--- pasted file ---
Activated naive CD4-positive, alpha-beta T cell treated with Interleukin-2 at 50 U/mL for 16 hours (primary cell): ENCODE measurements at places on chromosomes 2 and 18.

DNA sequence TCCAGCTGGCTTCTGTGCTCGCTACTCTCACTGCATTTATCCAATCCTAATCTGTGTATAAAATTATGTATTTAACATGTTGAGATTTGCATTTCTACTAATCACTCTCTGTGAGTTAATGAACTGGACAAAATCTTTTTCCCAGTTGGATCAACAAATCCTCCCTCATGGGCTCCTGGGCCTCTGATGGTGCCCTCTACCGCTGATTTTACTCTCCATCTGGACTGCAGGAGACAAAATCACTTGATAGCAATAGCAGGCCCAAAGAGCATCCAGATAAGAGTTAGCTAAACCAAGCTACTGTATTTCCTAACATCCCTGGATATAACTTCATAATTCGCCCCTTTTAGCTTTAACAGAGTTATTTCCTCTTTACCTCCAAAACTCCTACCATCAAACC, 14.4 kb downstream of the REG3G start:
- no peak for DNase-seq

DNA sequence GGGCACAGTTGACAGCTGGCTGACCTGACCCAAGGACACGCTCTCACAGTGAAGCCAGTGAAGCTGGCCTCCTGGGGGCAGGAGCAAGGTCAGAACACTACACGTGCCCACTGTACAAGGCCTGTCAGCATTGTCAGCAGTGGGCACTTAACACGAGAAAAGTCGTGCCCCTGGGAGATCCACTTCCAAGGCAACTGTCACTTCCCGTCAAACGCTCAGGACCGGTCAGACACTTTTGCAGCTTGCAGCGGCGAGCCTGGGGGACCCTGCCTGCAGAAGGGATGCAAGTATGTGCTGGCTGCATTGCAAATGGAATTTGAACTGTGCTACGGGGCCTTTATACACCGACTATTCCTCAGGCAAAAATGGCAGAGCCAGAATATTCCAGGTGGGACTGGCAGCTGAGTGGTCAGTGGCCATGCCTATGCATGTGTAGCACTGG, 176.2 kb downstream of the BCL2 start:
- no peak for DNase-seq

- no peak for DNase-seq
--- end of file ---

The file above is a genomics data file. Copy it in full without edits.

Activated naive CD4-positive, alpha-beta T cell treated with Interleukin-2 at 50 U/mL for 16 hours (primary cell): ENCODE measurements at places on chromosomes 2 and 18.

DNA sequence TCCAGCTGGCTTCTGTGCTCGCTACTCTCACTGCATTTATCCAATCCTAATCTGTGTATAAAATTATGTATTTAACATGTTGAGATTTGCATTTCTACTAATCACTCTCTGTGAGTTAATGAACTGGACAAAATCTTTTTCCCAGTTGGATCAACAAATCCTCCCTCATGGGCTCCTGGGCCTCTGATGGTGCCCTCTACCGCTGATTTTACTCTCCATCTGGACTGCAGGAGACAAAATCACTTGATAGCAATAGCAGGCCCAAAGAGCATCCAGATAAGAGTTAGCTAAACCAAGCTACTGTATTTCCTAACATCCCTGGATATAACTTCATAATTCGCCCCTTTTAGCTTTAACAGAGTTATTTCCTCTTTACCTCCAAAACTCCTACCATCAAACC, 14.4 kb downstream of the REG3G start:
- no peak for DNase-seq

DNA sequence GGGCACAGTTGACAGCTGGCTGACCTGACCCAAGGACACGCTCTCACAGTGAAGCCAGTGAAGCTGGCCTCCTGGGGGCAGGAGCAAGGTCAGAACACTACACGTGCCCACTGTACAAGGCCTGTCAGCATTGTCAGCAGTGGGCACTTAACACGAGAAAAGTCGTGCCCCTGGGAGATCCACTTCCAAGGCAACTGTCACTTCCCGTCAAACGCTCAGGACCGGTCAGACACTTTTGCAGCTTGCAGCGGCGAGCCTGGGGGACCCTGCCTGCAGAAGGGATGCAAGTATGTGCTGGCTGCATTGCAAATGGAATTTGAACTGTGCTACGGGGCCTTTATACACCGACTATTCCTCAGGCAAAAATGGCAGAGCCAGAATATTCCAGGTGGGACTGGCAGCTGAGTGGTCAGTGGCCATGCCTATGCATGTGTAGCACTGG, 176.2 kb downstream of the BCL2 start:
- no peak for DNase-seq

- no peak for DNase-seq